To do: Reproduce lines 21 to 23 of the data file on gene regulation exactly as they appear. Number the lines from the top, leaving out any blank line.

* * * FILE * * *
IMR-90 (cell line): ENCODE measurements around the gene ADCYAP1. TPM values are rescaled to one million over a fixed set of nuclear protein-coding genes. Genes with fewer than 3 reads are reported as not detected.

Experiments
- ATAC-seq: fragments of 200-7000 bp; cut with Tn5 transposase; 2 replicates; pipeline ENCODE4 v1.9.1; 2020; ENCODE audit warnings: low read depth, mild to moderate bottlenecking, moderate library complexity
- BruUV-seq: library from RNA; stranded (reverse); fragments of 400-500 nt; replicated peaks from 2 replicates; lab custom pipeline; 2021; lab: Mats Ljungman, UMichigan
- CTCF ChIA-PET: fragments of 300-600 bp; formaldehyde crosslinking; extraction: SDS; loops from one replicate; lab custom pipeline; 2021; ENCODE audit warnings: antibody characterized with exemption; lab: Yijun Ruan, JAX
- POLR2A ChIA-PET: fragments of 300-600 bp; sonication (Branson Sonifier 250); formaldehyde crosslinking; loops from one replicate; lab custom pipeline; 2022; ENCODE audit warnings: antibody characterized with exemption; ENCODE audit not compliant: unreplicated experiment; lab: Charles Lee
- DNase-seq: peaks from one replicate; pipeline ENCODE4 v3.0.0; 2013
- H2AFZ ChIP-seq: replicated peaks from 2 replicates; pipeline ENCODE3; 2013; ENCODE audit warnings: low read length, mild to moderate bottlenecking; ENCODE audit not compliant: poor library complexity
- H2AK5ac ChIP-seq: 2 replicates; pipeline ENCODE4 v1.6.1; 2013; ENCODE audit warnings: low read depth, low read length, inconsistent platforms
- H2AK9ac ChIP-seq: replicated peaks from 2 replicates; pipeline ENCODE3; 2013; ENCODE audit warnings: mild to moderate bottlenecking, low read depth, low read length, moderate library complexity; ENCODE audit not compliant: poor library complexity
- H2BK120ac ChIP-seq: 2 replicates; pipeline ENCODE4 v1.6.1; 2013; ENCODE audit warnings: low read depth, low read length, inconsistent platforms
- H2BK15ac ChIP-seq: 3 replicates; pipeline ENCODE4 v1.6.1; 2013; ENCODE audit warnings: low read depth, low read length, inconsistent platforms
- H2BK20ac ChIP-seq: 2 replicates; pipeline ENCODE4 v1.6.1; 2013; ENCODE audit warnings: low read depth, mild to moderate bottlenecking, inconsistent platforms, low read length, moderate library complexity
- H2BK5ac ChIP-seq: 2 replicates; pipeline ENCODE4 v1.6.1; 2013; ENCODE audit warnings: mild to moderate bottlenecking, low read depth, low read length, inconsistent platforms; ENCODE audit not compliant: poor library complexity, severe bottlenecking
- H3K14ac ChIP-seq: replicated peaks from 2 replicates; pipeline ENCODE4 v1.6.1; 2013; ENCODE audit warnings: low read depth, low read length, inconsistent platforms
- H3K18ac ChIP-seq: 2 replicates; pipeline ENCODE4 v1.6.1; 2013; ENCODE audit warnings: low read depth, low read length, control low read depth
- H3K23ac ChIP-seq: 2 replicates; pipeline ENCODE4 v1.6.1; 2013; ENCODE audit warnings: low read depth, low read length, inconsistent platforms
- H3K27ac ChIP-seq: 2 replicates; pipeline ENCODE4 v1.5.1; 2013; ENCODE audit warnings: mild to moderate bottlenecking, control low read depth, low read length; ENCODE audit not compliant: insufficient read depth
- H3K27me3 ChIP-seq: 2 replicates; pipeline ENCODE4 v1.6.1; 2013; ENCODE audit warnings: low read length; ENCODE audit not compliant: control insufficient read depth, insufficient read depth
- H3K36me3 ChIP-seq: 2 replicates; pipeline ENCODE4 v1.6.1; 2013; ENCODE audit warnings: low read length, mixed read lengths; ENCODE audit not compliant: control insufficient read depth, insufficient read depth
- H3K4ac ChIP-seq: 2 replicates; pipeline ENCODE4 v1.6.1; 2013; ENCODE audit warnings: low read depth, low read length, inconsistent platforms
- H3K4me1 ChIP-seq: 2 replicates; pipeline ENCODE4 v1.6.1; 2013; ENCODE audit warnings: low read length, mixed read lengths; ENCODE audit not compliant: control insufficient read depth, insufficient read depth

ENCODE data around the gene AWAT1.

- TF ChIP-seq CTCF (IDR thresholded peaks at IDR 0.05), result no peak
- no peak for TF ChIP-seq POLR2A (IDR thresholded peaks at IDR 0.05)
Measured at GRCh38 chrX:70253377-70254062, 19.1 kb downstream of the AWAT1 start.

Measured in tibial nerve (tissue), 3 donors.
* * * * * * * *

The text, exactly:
- H3K4ac ChIP-seq: 2 replicates; pipeline ENCODE4 v1.6.1; 2013; ENCODE audit warnings: low read depth, low read length, inconsistent platforms
- H3K4me1 ChIP-seq: 2 replicates; pipeline ENCODE4 v1.6.1; 2013; ENCODE audit warnings: low read length, mixed read lengths; ENCODE audit not compliant: control insufficient read depth, insufficient read depth

ENCODE data around the gene AWAT1.